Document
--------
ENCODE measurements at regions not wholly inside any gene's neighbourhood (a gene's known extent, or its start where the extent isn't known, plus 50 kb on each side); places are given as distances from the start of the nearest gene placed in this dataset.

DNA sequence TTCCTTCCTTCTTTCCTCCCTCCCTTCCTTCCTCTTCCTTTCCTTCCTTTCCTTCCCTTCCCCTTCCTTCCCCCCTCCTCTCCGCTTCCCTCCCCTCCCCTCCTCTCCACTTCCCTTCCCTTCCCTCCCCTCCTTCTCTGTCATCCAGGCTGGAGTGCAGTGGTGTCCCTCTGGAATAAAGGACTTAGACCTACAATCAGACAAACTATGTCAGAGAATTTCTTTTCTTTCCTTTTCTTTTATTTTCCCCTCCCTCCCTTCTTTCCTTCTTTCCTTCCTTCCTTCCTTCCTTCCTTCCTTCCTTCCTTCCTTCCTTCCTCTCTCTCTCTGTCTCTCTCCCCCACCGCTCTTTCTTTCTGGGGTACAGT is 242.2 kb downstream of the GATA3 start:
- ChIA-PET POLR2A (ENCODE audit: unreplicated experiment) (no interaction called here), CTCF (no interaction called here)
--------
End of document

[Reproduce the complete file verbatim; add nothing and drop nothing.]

ENCODE measurements at regions not wholly inside any gene's neighbourhood (a gene's known extent, or its start where the extent isn't known, plus 50 kb on each side); places are given as distances from the start of the nearest gene placed in this dataset.

DNA sequence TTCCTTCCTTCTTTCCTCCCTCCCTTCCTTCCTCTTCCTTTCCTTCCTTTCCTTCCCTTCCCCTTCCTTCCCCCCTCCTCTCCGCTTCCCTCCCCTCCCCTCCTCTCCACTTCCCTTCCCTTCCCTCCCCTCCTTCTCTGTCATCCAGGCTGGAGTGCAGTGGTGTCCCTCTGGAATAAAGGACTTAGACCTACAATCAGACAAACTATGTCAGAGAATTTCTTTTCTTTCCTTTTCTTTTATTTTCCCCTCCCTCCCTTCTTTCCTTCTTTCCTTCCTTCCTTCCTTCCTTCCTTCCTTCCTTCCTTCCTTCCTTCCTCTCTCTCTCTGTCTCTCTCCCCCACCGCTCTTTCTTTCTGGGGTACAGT is 242.2 kb downstream of the GATA3 start:
- ChIA-PET POLR2A (ENCODE audit: unreplicated experiment) (no interaction called here), CTCF (no interaction called here)